For a precision turned component, there are many surface finishing services that can increase or decrease the metal’s surface layer. These finishing methods might be used for the part’s improved function, for aesthetic purposes, or to protect it from the elements.

finishing- service

Precision machined parts created on CNC Swiss and CNC turning equipment can be finished using the majority of finishing processes. To make sure that the best possible method combination is being taken into account, our engineering and quality teams will need to examine the material, the part design, and the final requirements.

Here is a brief description of a few of the most popular kinds of finishing services:

Bead Blast –

A precision-machined component’s surface can be bead blasted to provide a consistent matte (satin) finish and get rid of tool markings that are frequently apparent after machining. When the component will be displayed, this is frequently utilized. The component is, as the name implies, bombarded with tiny beads from a pressurized gun. A smooth surface is left after some material has been removed.

Bead Blast

Black Oxide –

A conversion coating called black oxide darkens the surface of the precisely machined component. It is frequently used for appearance, to reduce light reflection, and minor corrosion resistance. A black oxide treatment is necessary for many parts of the weapons industry to lessen the light reflection. In our blog post about black oxide, we go into more detail about this procedure.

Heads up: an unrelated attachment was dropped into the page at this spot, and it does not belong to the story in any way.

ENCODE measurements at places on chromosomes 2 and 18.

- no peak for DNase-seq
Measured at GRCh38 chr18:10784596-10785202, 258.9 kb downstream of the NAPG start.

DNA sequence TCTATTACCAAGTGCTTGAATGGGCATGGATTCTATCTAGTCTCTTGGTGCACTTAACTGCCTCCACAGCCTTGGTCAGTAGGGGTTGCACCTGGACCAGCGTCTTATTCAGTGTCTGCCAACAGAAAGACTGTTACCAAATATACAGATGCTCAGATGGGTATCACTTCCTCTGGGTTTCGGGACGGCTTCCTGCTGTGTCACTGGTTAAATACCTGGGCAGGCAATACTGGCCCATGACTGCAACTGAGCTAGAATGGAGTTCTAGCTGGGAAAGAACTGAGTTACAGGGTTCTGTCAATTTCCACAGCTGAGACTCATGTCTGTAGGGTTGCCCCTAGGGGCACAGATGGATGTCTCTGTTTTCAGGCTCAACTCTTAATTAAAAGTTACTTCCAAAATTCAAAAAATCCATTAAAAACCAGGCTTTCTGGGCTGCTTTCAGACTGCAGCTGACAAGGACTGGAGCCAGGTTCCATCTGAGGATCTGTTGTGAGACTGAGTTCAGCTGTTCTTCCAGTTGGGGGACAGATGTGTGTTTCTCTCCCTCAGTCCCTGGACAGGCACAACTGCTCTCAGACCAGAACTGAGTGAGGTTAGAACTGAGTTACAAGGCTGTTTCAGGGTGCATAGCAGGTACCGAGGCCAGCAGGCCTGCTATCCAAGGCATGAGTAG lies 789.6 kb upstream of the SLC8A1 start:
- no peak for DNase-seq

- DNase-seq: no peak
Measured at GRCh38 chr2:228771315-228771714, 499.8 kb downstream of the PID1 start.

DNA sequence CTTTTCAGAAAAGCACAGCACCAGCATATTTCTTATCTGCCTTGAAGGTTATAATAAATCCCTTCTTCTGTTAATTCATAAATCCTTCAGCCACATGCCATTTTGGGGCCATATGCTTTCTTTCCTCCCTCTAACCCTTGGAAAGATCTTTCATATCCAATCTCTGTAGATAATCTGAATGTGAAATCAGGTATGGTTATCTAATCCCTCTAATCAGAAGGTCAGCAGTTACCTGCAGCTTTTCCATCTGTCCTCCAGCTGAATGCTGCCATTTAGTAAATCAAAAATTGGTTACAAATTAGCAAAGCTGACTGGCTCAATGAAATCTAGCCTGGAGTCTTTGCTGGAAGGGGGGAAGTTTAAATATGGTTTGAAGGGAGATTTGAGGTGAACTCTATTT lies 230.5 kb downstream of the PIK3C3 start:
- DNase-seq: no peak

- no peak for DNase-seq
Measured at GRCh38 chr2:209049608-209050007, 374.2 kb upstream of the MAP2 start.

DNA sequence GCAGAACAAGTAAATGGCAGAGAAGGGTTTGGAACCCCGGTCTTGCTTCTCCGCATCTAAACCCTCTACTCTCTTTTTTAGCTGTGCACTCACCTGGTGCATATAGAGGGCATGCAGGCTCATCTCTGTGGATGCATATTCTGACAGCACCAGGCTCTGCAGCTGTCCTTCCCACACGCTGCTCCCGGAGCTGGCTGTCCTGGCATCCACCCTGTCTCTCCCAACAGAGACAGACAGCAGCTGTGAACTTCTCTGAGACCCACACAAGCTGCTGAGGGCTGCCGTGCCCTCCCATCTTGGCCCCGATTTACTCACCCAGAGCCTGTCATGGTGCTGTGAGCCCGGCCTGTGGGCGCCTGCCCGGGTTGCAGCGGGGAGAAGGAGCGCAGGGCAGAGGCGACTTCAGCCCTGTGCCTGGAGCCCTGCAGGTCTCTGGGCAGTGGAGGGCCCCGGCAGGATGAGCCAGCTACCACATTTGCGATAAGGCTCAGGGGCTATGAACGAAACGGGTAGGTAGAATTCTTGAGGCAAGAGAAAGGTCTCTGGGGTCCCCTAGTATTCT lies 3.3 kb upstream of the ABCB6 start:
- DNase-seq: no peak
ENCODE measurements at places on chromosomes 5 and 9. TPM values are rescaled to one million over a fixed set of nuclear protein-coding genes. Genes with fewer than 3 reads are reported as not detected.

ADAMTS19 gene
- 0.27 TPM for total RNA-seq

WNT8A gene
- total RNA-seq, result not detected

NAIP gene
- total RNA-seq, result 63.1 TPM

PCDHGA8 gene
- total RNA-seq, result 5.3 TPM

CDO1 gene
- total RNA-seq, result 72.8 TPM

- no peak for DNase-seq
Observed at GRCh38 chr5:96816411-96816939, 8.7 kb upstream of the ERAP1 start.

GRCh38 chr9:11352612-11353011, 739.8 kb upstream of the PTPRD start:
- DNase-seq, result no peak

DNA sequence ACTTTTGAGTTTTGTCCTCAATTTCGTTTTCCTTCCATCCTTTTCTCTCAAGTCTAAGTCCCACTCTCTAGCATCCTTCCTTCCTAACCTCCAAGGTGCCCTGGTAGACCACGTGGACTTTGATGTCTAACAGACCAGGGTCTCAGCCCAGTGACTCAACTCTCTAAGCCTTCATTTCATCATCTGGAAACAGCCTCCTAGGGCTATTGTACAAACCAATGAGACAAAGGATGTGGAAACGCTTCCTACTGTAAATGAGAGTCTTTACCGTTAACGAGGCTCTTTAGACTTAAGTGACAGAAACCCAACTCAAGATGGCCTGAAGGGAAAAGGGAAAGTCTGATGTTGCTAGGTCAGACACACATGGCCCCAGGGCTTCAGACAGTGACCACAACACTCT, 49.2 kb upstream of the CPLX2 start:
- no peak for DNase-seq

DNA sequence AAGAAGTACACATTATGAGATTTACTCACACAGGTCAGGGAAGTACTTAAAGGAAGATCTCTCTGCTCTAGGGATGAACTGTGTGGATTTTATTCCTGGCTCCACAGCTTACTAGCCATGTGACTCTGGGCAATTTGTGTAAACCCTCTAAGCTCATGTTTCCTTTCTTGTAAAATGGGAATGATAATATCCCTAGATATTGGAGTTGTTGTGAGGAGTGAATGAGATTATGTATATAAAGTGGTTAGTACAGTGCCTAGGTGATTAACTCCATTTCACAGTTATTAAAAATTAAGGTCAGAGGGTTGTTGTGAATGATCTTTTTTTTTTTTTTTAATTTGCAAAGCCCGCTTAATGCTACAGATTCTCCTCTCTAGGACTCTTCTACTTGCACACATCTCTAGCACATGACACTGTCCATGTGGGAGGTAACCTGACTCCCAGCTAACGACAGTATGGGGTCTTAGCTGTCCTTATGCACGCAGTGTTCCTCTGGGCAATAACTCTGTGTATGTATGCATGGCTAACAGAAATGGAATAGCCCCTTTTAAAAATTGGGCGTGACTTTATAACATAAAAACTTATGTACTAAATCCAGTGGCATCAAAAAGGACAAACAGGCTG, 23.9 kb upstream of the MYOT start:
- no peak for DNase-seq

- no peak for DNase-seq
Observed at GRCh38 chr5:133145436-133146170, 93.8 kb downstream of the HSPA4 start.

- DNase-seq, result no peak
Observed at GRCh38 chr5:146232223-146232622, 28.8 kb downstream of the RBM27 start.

black oxide

Burnishing –

A precision-machined component’s surface finish, size, or surface hardness can be changed and given a mirror finish by the forming process of burnishing. It can be utilized to increase corrosion resistance, get rid of surface poreiness, lessen fatigue failure, and lessen surface flaws. A hardened and coated ball or roller is used to deform (or shape) the component’s surface according to the requirements.


Case Hardening –

Case hardening is a technique used to make a metal component’s exterior harder while maintaining the inside (core) metal’s original, softer form. As a result, the component’s outer surface has increased wear resistance while the component’s core can absorb pressures. Depending on the material and requirements, there are numerous different kinds of case hardening techniques. Flame hardening, carburizing, and nitriding are the most popular processes for case hardening precision machined components. The most frequent method, flame hardening, involves rapidly heating the component (or bar stock) to a predetermined temperature and then fast cooling it to form a layer of martensite on the surface.